Is the GOP still trying to shed the label of “Party of No”? Perhaps the better question is: “should they”?
The Democrats and the Republicans each have a plan for the future of your country, and you have the momentous responsibility this fall to determine the direction this country will take at a time of ideological divisiveness and political peril perhaps not seen in at least a generation.
The Democrats. I offer you two sources to ascertain the plans Democrats have formulated for the 2010 Congressional elections. First, there is the Manager’s Memorandum from the Democratic Senatorial Campaign Committee. Let me summarize this odd document for you. The plan is to paint all Republicans as birthers and extremists, and to blame them for the present economic conditions even a year and a half after the inauguration of Barack Obama, and more than a year after the Democrats’ failed $787 billion stimulus package.
Second, there is Obama’s former campaign manager David Plouffe’s prescription for Democratic midterm success, which he laid out in the Washington Post. There are similarities here. Plouffe too wants to continue to blame the past Administration, but he encourages touting the vast benefits of the American Recovery and Reinvestment Act (read failed $787 billion stimulus), but he added the necessity to pass the health care plan and the need to live up to ethical standards that Democrats demanded of Republicans.
We’ll give him credit for pushing the Dems to get the health care deal done, and we laud his intentions as far as “draining the swamp” in D.C., however, both of these alleged positives are likely to redound to the detriment of Democrats in November. The health care bill is still unpopular, and when last checked, the swamp is still teeming with every slimy life-form that Washington has ever spawned.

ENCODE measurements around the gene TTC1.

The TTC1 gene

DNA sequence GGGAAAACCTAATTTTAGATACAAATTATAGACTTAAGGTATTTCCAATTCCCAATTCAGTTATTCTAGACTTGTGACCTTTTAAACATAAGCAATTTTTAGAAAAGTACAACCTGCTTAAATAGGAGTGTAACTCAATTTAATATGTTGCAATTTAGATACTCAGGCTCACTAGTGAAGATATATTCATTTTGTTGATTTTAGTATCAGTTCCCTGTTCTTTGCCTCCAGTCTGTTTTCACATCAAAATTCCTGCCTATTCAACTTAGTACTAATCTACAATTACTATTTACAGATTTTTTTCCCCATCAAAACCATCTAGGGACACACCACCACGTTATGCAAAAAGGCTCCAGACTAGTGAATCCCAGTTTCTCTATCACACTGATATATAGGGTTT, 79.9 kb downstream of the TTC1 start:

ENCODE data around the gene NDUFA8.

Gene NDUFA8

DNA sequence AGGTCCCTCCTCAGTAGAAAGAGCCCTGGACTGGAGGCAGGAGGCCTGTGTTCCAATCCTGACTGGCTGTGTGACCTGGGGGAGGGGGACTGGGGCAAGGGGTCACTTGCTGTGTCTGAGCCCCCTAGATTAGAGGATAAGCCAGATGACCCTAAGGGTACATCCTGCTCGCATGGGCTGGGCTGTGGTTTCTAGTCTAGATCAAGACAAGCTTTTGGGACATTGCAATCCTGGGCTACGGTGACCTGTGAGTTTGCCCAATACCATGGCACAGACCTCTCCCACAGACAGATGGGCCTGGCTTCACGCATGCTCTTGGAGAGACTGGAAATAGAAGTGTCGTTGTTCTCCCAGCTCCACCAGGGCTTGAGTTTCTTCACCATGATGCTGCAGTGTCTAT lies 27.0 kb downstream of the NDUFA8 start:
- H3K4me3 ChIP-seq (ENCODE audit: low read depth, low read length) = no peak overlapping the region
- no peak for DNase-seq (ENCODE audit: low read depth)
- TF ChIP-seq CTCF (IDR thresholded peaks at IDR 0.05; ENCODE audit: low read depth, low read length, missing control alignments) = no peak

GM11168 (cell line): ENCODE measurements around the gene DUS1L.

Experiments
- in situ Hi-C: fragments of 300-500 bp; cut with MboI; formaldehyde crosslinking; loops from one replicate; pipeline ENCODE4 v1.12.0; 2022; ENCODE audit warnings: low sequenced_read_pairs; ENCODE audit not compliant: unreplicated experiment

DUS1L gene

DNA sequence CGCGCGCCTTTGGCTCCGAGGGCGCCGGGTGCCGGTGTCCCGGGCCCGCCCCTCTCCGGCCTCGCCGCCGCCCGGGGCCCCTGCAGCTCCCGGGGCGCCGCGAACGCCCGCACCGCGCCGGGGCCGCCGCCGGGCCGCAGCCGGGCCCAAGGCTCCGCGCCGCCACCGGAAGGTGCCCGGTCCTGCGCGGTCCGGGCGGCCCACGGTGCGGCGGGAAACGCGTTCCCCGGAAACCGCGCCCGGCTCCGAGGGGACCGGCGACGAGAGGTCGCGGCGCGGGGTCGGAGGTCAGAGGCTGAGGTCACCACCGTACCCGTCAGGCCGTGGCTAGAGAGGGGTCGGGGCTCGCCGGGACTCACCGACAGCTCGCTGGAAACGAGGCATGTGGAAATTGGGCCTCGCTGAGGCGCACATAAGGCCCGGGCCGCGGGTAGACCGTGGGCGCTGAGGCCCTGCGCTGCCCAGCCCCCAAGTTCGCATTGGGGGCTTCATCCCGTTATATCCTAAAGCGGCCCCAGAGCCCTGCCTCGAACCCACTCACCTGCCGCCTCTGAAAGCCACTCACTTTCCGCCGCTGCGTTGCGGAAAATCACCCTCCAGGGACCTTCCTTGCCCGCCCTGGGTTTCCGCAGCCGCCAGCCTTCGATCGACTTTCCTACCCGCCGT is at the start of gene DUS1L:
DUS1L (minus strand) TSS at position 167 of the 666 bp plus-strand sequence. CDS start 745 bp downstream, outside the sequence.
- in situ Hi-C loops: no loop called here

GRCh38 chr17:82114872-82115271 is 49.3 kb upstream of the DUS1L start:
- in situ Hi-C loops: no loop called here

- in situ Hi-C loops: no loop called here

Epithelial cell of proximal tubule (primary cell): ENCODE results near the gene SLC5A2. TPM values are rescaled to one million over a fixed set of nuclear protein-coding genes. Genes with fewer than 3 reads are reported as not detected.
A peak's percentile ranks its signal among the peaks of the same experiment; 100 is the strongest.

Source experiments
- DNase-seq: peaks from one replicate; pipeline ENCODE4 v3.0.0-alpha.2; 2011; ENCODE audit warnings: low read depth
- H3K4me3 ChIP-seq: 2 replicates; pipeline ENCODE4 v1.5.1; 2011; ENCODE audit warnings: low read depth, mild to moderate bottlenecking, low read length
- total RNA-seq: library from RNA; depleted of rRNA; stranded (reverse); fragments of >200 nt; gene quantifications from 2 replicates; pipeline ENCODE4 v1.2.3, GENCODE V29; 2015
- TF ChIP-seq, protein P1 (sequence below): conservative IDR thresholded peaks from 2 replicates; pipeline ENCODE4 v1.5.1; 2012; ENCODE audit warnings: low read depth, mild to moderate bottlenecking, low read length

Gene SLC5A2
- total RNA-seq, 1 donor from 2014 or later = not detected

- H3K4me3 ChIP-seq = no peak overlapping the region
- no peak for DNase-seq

Obama struck the Plouffe-inspired midterm chord this past Thursday:
The Republicans. After video with the same content as that above aired on “Meet the Press” this week, Senate Minority Leader Mitch McConnell, appearing as a guest on the weekly show, articulated the crux of the GOP campaign strategy in this way:
Sounds like he wants to run against George Bush one more time, doesn’t it? I mean, look, the administration’s–the, the American people have taken a look at what this administration’s done. They’re running banks, insurance companies, and car companies. They nationalized the student loan business, which will kill 31,000 private sector jobs. They’ve taken over health care. They’re in amount–they’re about to do to financial services what they did to health care. Their appointees over at the FCC are trying to take over the Internet. They’ve doubled the national debt in the last–will double the national debt in the next five years, triple it in 10. The American people are appalled by this.
So the GOP strategy is indeed to be the Party of No for now with an eye towards better policies in the future. Saying no to the nationalization of car companies, health care, student loans and financial institutions isn’t a bad place to start a campaign. It is indeed saying no, but no is what needs to be said when the bills proposed are ill-conceived, unread, and detrimental to the nature of this great nation.
In the future I’m sure that I’m going to want a more detailed plan from those whom I elect to Congress, but for now, we are speeding towards a dangerous precipice and I just want someone who knows we need to slam on the brakes, not hit the accelerator.